How to migrate older ECMAScript 5.1 code to ECMAScript 2021+

I have migrated from OpenHAB 3 to OpenHAB 4. To make sure that my scripts and rules still work, I installed the “JavaScript Scripting (Nashorn)”. It says: "This add-on allows you to use your older ECMAScript 5.1 code on newer Java versions until the code is migrated to ECMAScript 2021+. "

My question is: Are there any best practices for migrating code from ECMAScript 5.1 to ECMAScript 2021+? Are there any up-to-date and recommended tutorials on this? Or maybe there are even automated ways?

This should get you going:

Check the “Changes in JavaScript Automation” section.

Thanks, but here I only found something about Blockly. I use code only and not Blockly.

This has fallen a little out of date, but the basics are here:

Other than that you should look through the docs for the JSscripting helper library:

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The way you write rules in JS Scripting is a lot different from Nashorn because the Helper Library that comes with JS Scripting is really good.

The link @JustinG provided is kind of a “make the fewest changes to my Nashorn scripts so they work in JS Scripting”. That is a valid approach.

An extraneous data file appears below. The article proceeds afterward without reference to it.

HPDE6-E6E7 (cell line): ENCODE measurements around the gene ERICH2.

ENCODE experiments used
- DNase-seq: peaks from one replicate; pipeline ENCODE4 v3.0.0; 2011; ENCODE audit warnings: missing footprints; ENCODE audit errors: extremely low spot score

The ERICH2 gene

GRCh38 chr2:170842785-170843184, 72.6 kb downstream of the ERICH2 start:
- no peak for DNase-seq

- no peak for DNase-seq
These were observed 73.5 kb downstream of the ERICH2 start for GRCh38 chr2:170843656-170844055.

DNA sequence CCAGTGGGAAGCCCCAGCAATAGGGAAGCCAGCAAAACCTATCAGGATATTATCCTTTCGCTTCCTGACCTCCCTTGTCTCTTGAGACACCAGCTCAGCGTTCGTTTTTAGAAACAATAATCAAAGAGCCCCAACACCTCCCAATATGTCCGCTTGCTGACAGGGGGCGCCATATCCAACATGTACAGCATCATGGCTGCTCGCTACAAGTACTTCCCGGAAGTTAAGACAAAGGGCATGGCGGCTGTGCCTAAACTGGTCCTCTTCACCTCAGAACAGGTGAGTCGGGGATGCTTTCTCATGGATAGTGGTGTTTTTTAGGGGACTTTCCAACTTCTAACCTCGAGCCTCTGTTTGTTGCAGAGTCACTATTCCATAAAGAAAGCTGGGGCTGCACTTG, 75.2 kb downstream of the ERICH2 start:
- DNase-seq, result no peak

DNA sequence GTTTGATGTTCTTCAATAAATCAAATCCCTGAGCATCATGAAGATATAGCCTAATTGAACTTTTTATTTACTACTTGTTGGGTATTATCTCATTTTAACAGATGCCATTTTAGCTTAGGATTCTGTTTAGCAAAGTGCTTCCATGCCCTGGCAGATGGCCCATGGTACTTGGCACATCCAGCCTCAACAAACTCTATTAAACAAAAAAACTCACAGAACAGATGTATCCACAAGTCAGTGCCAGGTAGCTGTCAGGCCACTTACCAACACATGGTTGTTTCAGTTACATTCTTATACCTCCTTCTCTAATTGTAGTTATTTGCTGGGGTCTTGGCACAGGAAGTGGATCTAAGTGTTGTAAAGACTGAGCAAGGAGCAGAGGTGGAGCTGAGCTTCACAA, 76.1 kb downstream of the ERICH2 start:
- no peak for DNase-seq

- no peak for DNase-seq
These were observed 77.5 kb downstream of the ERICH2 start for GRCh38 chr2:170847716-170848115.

However, you will find you will have dozens and dozens of lines of code that can be replaced with one call to a function in the helper library. Because of that and other significant changes in how the Helper Library works, you will likely want to rewrite from scratch those rules eventually to take advantage of the helper library.

And what instructions would you recommend for this? The official instructions here: JavaScript Scripting - Automation | openHAB
Or is there a more detailed guide to writing ECMAScript 2021+?

ECMAScript is JavaScript. There are tons of tutorials on the web including those hosted by MSN, Mozilla, W3Schools and others.

If you want basics of the language just as “how do I X in JavaScript” and you’ll get lots of hits.

There are also lots of free online courses in JavaScript, not to mention paid ones.

For actually using JavaScript to interact with openHAB, which is the bulk of what you’re going to do in a rule, see the add-on’s readme which is very complete and comprehensive with lots of examples.